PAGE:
Countdown to compliance: What marketers need to know before the GDPR deadline
As May 25 approaches, contributor EJ McGowan suggests three important tenets to keep in mind while revamping your data practices.
The clock is ticking for marketers to comply with the European Union’s General Data Protection Regulation (GDPR). In fact, a recent survey found that 87 percent of marketers are unfamiliar with the upcoming mandate. (And even those who are aware of it may be operating under misconceptions.)
With just a few short weeks left to prepare, companies who communicate or conduct business with EU citizens must change their current marketing practices to avoid large fines and better protect consumer data.
While many marketers may leave compliance to their IT and cybersecurity counterparts, the truth is that marketing departments are greatly affected by this regulation due to the way they collect, share and use personally identifiable information — all of which are protected under the GDPR.
Among other things, marketers must now rethink their subscription process in order to become compliant. Keeping the following tips in mind can help marketing decision-makers take essential steps toward bringing their efforts up to code and remaining compliant in the EU and across the world.
(Disclaimer: I’m not an attorney, and this column shouldn’t be considered legal advice. Be sure to discuss compliance with your own legal counsel.)
1. You must receive explicit permission: Add permission agreements to all subscription and sign-up boxes
One goal of the GDPR is to help consumers better understand who has their information and how it is being used. The regulation makes it imperative for marketers to look at all aspects of the data collection process and receive explicit permission from consumers to store and use their information. According to the regulation, permission to use personally identifiable data should be “freely given, specific, informed and unambiguous.”
In practice, this means companies need permission to send emails and text messages to subscribers and can no longer automatically add emails to lists. Companies now hold the burden of proof and must store a record of when and how the subscriber opted into communication.
To do this, marketers should add an exclusive checkbox at the time of subscription for subscribers to actively click and state they are allowing correspondence. This agreement can be as simple as “Yes, I agree to receive email, phone calls and texts from your company.”
2. Marketers must be clear and transparent: Use simple language
Under the new regulation, brands must be clear and concise about how they plan to use consumers’ data. This includes disclosing whether they intend to share information with other brands or third parties.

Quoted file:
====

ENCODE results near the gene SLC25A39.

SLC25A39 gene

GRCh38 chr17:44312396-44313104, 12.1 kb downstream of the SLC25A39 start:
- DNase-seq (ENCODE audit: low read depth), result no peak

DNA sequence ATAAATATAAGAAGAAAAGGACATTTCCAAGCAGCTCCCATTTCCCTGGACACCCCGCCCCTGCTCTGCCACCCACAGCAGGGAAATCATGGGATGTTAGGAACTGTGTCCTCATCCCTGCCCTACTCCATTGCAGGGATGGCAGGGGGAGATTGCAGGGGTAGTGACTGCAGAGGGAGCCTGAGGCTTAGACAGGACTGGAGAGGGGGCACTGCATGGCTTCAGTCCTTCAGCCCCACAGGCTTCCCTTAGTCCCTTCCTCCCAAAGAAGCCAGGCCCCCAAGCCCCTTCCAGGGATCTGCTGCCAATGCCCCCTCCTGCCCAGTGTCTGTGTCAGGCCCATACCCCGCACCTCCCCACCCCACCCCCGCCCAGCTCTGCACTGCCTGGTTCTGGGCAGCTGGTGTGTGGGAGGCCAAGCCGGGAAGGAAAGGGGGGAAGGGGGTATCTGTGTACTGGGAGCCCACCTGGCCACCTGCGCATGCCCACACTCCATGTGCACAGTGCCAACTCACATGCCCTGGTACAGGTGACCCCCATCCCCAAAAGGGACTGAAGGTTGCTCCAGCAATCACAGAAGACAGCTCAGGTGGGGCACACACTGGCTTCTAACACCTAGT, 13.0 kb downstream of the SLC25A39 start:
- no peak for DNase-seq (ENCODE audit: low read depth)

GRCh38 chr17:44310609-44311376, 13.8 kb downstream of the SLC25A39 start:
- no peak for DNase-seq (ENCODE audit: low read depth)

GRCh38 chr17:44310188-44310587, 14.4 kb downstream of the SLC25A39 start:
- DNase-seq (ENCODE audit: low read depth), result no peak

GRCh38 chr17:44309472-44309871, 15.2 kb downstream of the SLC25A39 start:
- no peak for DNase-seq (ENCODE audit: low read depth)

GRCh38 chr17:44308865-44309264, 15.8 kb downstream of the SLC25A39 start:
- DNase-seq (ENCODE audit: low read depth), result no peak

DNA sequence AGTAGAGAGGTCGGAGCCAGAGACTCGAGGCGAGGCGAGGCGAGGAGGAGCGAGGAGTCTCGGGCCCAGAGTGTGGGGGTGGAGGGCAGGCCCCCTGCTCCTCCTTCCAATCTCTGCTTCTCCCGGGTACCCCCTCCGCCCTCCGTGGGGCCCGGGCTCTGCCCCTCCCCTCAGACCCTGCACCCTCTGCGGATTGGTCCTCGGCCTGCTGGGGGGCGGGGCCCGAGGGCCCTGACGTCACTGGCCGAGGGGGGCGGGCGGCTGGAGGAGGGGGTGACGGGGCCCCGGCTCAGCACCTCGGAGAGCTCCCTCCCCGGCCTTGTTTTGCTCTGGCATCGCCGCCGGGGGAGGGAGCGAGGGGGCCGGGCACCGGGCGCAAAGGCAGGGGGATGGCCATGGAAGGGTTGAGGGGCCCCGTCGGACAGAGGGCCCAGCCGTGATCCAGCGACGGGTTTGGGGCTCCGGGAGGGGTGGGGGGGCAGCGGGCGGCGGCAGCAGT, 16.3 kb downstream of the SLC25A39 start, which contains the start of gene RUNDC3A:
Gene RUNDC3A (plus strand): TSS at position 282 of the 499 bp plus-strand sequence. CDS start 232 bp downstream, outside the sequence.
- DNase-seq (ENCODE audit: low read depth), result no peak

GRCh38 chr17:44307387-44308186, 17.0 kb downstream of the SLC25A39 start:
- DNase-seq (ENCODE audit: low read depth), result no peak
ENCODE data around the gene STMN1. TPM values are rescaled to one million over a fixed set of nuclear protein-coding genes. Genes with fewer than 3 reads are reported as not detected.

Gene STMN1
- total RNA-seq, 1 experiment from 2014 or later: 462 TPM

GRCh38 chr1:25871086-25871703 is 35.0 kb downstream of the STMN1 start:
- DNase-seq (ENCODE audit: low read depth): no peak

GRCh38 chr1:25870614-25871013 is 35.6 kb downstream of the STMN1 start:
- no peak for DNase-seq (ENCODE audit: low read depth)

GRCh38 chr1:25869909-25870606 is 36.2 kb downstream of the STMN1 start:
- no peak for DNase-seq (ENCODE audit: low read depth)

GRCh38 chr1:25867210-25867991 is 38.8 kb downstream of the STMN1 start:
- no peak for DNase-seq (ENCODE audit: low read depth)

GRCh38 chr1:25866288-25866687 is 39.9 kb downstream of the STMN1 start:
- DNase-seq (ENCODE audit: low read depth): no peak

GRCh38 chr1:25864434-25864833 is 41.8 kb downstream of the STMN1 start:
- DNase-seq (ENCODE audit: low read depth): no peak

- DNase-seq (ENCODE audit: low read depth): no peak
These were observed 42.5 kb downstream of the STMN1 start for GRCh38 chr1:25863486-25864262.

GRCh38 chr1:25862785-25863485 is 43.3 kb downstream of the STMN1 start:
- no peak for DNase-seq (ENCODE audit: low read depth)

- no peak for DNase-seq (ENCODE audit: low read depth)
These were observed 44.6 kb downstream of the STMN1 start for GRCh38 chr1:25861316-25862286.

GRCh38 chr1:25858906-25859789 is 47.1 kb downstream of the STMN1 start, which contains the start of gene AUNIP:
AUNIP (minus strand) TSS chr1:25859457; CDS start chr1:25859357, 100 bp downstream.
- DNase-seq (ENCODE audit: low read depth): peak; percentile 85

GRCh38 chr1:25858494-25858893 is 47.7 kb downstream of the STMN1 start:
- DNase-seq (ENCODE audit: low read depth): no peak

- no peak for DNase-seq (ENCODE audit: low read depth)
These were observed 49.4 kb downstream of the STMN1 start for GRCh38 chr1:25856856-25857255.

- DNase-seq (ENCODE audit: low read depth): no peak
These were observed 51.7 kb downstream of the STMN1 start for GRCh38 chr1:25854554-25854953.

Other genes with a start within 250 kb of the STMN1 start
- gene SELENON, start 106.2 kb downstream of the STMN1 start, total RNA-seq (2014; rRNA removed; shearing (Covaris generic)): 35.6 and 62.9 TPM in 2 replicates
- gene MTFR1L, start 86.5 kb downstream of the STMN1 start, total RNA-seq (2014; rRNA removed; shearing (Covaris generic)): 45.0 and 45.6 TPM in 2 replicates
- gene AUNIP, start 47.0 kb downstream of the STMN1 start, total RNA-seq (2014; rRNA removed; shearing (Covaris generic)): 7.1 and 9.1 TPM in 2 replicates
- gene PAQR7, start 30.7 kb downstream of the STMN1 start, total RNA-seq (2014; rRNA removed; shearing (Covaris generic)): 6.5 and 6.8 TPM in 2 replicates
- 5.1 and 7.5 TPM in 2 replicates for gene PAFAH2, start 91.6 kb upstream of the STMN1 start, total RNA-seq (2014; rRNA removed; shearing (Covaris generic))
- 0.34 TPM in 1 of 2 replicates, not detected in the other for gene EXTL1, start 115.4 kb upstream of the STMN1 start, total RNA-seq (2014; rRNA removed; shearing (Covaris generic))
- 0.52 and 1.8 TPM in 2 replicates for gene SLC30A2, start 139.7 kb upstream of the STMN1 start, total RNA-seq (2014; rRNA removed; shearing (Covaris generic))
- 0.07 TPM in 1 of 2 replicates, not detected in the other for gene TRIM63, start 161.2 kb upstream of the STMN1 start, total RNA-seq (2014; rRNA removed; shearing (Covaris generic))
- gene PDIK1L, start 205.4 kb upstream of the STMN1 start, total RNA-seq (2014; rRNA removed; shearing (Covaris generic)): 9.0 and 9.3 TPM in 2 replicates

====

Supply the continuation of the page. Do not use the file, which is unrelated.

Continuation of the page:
While marketers will be challenged with becoming compliant, there are also benefits of implementing these mandated changes. By being clear about their intentions and letting subscribers easily determine what benefit they will be receiving by sharing information, marketers will increase transparency between their brand and consumers.
In order to meet GDPR requirements, marketers must use plain language and keep messages short. If information will be shared with another brand, marketers should clearly state they will be providing data to another company and the reasons for doing so.
Common examples are entering current subscribers in sweepstakes or providing information to a partner company hosting a webinar that a subscriber expressed interest in viewing. In these cases, marketers must make their plans and intentions clear and give subscribers the option to opt out of participation.
3. Consumers have the right to be forgotten: Implement a process to delete information
Security breaches are increasingly being pushed to the forefront of consumers’ minds and raising concerns about the personal information shared with brands. The GDPR allows concerned consumers to conduct a digital cleanse and choose to remove their personal data from brands they no longer interact with. For marketers, this means having a process in place to permanently remove or anonymize all information upon request from consumers.
To comply with this clause, businesses must enact a process and utilize a system that allows marketers to quickly find any personally identifiable information and remove or anonymize that information. According to an online survey conducted by Solix, two-thirds of organizations are unsure whether their current processes result in an individual’s personal information being purged from all systems forever. But this is an essential move for marketers to strengthen consumer trust and remain compliant.
Businesses around the globe are racing against the clock to become GDPR-compliant, and marketers need to accelerate their compliance strategy as the clock ticks closer to May 25, 2018. CMOs, marketing managers and all marketing decision-makers should elevate GDPR compliance conversations to ensure it is a business priority.
Opinions expressed in this article are those of the guest author and not necessarily MarTech. Staff authors are listed here.